History has taught us that the last place you'd expect to find the Dodgers is, well, in last place. The Dodgers haven't finished last since 1905, and they haven't sunk that low yet either, although they came pretty close Friday night.
It took a six-run sixth inning, helped along by John Shelby's three-run home run, to keep the Dodgers from falling into a tie with San Diego for last place in the National League West.
Instead, the Dodgers moved up. They climbed into a tie with Atlanta for fourth place with a 7-4 victory over the Braves before 24,513 at Dodger Stadium.
Right now, it's a three-team race between the Dodgers, Braves and Padres to see which one finishes last. The Dodgers are a half-game ahead of Atlanta, which is a half-game ahead of San Diego.
Think Shelby was thinking about finishing last?
"I haven't even given last place a thought," he said. "It's the last thing on my mind."
So, in any event, the last 16 days of the season are going to be pretty exciting. Is there a favorite? Maybe. If the Dodgers aren't used to last place, Atlanta Manager Chuck Tanner is.
If the Braves wind up in the cellar, it will be the fourth consecutive year a team managed by Tanner, who also had two straight seasons in the basement in Pittsburgh, has finished last. That hasn't happened since Connie Mack did it in 1941-42-43-44.
Orel Hershiser (16-13) overcame a shaky start and pitched his ninth complete game of the season. Hershiser allowed 10 hits, but 6 came in the first two innings when the Braves went ahead, 4-1.
Hershiser said that not finishing last is a matter of pride for the Dodgers.
"Last place, we don't want that tag all winter," he said. "Then you have to answer the question 'Why did you finish last?' It's a lot easier answering 'Why did you finish fourth?' "
For awhile, it appeared that Hershiser might not finish at all. His earned-run average took a beating in the first two innings. Hershiser, who fell behind San Francisco's Rick Reuschel for the league's ERA lead, was down three runs before he got to the third.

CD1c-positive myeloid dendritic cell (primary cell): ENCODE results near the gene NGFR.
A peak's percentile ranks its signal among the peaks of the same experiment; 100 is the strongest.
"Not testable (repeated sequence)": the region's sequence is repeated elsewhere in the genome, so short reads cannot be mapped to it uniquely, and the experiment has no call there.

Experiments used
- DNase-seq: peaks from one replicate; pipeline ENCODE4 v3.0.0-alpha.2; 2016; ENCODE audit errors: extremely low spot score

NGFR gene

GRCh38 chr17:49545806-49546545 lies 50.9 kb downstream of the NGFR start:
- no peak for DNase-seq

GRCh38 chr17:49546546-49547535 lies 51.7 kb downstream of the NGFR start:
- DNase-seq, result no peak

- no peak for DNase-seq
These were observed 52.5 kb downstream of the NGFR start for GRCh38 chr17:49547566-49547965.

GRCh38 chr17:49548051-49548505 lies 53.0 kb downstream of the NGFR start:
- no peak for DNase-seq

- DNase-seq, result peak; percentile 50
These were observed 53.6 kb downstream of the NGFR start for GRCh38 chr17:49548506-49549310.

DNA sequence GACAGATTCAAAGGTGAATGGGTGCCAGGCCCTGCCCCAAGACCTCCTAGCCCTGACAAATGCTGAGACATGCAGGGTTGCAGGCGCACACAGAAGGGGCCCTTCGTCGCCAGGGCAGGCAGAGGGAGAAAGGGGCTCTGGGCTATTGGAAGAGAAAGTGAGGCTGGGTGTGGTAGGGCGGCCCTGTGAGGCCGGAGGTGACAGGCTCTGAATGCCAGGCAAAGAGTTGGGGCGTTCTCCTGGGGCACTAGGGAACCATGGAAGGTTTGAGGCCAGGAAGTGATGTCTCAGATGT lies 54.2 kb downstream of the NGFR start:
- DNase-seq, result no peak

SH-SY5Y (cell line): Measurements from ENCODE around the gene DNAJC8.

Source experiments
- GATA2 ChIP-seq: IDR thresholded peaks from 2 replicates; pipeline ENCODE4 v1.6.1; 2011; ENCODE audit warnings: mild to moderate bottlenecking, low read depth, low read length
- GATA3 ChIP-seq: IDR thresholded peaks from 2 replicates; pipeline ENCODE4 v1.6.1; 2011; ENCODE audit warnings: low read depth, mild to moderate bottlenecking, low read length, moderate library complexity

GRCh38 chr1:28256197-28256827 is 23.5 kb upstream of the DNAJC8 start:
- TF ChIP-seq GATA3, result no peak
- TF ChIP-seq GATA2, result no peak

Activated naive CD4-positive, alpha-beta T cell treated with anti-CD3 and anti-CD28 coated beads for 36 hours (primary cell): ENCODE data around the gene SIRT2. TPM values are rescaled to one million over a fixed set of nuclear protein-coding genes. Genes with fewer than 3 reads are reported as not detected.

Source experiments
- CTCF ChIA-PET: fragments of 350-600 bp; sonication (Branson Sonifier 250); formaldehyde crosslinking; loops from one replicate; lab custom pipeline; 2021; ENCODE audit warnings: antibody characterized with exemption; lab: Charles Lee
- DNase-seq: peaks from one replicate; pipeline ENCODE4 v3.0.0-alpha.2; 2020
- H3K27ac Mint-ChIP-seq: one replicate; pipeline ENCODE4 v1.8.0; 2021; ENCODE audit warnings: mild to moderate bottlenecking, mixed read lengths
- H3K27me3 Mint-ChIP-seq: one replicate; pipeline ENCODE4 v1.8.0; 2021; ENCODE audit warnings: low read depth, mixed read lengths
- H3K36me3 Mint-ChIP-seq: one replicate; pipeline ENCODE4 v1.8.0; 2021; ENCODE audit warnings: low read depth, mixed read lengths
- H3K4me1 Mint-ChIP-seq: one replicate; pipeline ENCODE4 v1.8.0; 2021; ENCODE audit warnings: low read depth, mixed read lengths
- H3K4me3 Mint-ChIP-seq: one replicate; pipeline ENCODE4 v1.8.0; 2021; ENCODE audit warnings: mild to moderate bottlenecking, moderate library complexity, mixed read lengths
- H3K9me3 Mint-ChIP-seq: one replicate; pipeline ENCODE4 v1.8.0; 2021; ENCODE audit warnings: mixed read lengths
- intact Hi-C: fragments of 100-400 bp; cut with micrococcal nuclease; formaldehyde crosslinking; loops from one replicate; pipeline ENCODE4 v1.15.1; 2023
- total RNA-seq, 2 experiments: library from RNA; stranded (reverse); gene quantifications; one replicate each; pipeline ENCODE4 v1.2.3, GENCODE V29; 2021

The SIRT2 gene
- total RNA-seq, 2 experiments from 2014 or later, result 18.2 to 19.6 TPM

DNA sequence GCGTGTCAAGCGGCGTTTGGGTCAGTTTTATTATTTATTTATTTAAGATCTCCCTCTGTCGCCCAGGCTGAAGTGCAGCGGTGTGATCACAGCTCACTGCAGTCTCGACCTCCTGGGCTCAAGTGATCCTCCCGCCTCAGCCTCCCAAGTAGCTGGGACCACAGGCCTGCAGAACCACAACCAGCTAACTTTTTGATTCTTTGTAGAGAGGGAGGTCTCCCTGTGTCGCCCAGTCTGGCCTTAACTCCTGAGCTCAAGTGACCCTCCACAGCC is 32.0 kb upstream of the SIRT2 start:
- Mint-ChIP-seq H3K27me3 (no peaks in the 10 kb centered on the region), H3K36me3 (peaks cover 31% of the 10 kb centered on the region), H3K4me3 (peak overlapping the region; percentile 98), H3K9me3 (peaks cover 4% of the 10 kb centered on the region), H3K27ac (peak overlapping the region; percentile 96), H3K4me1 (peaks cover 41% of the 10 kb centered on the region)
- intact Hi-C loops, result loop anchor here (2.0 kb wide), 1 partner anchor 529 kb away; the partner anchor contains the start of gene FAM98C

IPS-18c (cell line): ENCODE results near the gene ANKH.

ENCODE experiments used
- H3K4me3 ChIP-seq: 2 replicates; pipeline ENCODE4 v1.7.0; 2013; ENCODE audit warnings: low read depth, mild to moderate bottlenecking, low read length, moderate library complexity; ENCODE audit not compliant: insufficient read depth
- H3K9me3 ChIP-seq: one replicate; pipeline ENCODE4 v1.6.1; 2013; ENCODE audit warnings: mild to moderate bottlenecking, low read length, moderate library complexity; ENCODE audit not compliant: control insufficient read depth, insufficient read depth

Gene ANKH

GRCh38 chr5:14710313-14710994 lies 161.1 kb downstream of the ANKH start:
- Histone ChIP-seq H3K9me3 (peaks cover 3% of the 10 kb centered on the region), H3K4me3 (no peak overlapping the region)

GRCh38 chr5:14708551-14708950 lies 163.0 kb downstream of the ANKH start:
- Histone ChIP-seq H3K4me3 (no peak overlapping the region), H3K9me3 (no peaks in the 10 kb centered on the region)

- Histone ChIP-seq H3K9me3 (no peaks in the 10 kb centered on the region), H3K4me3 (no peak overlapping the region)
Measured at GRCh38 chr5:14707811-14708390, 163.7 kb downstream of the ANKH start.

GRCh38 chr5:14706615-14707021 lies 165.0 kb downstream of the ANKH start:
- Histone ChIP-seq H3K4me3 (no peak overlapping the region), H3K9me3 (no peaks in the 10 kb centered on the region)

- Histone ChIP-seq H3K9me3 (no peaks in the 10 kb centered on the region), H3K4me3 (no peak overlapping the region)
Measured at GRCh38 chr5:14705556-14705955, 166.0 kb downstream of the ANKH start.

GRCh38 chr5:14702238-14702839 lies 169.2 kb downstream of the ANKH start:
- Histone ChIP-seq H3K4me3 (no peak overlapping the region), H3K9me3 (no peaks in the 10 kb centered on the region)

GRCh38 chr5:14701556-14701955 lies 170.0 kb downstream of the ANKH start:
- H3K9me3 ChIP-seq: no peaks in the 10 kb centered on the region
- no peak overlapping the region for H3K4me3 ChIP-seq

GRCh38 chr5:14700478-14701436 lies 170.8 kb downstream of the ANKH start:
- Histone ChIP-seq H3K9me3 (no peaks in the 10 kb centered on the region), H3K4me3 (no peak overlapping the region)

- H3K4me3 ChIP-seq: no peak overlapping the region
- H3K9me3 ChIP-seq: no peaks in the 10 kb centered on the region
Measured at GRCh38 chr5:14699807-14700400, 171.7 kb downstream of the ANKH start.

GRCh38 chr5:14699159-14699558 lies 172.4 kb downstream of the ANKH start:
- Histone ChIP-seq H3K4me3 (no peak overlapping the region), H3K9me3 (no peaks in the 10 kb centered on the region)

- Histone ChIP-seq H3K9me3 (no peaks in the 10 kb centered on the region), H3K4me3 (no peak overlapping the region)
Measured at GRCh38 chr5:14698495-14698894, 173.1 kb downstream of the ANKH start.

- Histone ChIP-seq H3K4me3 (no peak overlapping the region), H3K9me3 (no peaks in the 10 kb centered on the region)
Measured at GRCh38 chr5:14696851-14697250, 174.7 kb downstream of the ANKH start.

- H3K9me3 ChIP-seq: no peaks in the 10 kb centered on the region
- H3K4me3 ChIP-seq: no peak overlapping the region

Dale Murphy, who earns runs the old-fashioned way, blasted a 3-and-2 pitch, a curveball down and away, into the left-center field pavilion to put Hershiser in a two-run hole in the first.
Murphy's 41st home run, which came two outs after leadoff batter Albert Hall doubled on the first pitch of the game, continued his legacy as a Dodger killer. It was Murphy's seventh home run against the Dodgers this season and the 31st he has hit off Dodger pitchers in his career.
The Dodgers quickly got a run back in the first, even though it was unearned. Steve Sax singled, moved to third on Ozzie Virgil's passed ball and scored when Pedro Guerrero singled sharply to right.
But Hershiser found himself right back in trouble again in the Braves' two-run second, one of them unearned on Hershiser's throwing error. After Ken Oberkfell's leadoff single and Jeff Blauser's bad-hop single that bounced over Glenn Hoffman's shoulder, Pete Smith sacrificed the runners to second and third.
Hall singled to right to score Oberkfell and when Hershiser threw the ball past Pedro Guerrero trying to catch Hall at first, Blauser scored for a 4-1 Atlanta lead.
Hershiser got out of the fifth when Phil Garner began a double play on Gerald Perry's bouncer to third with two on and one out.
The Dodgers were having all kinds of trouble with Smith (1-2), who was making only his third major league start. Then, in the sixth, Sax walked and Chris Gwinn blooped a single over Ron Gant's head into short right field.
On the first pitch to Guerrero, Smith threw the ball past Virgil, and Sax scored from second.
On the next pitch, Guerrero singled to score Gwinn.
On the next pitch, Mike Marshall singled to left.
The next pitch was made by somebody besides Smith. Tanner brought in left-hander Paul Assenmacher to pitch to Shelby, who took two pitches looking to bunt.
Tom Lasorda changed his mind and decided that instead of bunting, Shelby should hit a home run, which he did.
"I wasn't real excited about bunting, especially right-handed," said Shelby, who was relieved that Lasorda allowed him to swing. "I guess it worked out better that I hit it over the fence."
Once the ball landed in the Dodger bullpen, Shelby's 19th home run of the season, the Dodgers were ahead, 6-4.
When Assenmacher walked Mike Scioscia, Tanner brought in Rick Mahler. Hoffman's bunt moved Scioscia to second, and he was able to score when pinch-hitter Ken Landreaux singled to center for a 7-4 Dodger lead.
That was enough for Hershiser, whose earned-run average moved up only slightly, from 2.71 to 2.72. That's all it took for the Dodgers, who also moved up ever so slightly.